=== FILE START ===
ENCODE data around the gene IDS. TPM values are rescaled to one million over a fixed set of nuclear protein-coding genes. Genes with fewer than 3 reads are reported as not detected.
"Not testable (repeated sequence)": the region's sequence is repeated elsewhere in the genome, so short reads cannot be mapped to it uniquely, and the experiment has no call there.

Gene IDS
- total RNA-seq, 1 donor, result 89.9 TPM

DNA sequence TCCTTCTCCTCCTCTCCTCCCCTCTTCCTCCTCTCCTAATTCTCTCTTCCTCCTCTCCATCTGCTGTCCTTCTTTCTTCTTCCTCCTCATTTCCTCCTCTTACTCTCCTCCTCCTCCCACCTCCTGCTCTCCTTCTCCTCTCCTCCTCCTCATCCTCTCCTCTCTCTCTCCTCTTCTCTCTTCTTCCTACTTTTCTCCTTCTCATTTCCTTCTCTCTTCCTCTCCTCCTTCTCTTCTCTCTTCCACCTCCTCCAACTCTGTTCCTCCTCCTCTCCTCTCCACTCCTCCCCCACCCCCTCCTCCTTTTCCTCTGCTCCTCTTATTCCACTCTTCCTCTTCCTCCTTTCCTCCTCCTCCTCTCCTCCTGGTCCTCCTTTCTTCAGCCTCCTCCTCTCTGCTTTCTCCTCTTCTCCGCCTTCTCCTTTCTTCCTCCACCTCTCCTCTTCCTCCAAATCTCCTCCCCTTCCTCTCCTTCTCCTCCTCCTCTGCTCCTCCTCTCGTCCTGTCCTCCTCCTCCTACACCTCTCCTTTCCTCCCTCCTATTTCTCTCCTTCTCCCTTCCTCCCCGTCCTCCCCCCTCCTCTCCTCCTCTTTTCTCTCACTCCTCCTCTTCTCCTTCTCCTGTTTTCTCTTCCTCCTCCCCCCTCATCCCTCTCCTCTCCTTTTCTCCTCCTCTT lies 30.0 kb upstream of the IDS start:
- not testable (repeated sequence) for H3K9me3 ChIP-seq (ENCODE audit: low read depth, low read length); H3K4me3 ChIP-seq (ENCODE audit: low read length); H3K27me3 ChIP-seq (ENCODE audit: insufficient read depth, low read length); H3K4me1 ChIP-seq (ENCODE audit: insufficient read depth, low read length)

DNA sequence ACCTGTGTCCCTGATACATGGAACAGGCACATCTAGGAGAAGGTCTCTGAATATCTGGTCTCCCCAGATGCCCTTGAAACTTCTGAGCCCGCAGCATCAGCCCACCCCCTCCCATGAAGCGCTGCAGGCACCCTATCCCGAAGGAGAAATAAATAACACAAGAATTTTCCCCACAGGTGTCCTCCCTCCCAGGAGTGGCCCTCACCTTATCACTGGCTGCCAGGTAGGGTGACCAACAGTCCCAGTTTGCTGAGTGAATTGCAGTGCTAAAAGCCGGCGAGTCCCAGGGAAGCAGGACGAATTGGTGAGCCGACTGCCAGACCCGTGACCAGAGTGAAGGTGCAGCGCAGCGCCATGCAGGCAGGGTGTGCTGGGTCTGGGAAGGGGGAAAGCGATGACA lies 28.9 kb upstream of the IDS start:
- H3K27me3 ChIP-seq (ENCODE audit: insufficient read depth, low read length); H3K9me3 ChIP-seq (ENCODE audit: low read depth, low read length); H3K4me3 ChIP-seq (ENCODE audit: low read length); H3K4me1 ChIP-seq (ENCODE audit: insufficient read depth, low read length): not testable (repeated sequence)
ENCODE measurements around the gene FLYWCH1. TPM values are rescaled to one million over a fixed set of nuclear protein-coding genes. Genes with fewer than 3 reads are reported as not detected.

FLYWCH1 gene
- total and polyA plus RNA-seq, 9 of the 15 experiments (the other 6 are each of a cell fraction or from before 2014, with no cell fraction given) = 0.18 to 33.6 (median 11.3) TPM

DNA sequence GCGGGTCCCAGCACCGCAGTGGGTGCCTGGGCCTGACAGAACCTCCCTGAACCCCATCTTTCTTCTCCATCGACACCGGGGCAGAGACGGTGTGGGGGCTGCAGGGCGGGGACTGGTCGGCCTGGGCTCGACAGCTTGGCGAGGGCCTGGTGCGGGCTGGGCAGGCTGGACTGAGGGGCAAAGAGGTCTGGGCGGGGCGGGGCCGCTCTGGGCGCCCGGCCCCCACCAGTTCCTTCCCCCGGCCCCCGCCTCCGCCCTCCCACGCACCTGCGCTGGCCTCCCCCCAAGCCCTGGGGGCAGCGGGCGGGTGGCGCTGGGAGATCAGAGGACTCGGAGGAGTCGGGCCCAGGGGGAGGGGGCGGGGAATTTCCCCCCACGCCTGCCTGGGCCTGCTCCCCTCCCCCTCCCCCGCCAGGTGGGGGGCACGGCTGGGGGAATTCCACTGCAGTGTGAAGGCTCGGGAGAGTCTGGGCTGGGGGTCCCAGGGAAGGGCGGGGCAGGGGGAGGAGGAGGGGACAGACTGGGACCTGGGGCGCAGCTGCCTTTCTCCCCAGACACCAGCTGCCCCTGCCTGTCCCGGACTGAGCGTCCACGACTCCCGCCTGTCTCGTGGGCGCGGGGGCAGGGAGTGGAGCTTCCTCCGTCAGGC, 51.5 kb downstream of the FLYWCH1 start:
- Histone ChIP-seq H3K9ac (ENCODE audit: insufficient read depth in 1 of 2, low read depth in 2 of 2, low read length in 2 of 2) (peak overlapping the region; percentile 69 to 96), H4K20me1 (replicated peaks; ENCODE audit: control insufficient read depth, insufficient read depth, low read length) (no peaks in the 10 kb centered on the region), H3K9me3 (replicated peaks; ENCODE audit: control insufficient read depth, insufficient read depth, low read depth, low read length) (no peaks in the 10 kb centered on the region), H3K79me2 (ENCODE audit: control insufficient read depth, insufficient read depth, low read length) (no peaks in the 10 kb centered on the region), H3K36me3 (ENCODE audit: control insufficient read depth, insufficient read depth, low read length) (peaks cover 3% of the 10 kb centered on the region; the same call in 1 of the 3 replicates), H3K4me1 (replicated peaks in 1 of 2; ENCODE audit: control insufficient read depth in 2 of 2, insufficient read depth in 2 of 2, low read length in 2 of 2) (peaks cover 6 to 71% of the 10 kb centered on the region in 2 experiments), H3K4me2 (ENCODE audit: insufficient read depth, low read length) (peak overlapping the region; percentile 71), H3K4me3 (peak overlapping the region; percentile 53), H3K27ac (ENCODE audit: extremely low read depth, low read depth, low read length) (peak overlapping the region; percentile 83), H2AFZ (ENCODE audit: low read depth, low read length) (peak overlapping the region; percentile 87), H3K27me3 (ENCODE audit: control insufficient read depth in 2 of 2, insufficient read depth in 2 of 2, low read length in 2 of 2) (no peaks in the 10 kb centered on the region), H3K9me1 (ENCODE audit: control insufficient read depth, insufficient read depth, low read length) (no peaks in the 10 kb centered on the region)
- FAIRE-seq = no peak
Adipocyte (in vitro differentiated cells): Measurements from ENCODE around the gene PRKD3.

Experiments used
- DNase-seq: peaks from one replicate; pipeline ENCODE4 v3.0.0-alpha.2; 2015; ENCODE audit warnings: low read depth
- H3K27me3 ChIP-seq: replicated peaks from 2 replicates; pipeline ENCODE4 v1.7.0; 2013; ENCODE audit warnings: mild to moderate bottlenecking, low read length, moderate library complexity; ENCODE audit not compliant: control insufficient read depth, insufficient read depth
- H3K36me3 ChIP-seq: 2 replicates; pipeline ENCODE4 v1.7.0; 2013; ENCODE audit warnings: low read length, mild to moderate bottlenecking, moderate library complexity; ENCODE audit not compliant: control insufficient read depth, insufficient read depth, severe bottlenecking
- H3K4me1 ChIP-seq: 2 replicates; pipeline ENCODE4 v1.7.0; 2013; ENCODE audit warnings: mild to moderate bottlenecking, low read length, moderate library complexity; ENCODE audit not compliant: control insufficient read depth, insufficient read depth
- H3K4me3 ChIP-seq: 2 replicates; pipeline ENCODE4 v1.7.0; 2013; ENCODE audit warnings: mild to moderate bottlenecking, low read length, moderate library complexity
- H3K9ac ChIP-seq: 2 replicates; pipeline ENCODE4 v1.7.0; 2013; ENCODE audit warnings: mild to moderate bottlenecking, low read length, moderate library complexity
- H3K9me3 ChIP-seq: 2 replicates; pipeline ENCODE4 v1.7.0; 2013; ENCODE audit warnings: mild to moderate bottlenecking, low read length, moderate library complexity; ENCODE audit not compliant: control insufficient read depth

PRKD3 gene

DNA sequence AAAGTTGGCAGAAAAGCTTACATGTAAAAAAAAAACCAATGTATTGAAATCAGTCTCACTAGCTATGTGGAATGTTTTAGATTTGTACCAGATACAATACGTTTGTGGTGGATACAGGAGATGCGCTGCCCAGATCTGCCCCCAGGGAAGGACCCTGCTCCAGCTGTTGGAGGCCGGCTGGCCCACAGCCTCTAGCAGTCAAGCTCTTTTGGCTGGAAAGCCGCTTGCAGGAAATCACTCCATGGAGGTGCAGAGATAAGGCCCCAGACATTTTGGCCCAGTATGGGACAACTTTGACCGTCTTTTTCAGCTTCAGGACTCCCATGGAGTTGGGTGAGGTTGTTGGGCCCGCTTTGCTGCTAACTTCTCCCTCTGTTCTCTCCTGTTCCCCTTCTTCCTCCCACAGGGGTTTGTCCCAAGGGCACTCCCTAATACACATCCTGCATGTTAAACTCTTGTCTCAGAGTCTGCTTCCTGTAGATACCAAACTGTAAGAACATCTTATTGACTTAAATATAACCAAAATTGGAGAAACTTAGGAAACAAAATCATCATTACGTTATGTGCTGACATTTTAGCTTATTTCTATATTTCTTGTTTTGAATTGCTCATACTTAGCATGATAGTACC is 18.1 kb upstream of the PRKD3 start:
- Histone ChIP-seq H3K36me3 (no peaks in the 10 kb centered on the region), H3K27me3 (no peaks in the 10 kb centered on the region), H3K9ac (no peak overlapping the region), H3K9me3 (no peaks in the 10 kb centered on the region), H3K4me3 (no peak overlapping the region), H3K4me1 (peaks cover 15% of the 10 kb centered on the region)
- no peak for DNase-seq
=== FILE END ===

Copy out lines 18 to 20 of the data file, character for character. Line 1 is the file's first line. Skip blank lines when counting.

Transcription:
- H3K27me3 ChIP-seq: replicated peaks from 2 replicates; pipeline ENCODE4 v1.7.0; 2013; ENCODE audit warnings: mild to moderate bottlenecking, low read length, moderate library complexity; ENCODE audit not compliant: control insufficient read depth, insufficient read depth
- H3K36me3 ChIP-seq: 2 replicates; pipeline ENCODE4 v1.7.0; 2013; ENCODE audit warnings: low read length, mild to moderate bottlenecking, moderate library complexity; ENCODE audit not compliant: control insufficient read depth, insufficient read depth, severe bottlenecking
- H3K4me1 ChIP-seq: 2 replicates; pipeline ENCODE4 v1.7.0; 2013; ENCODE audit warnings: mild to moderate bottlenecking, low read length, moderate library complexity; ENCODE audit not compliant: control insufficient read depth, insufficient read depth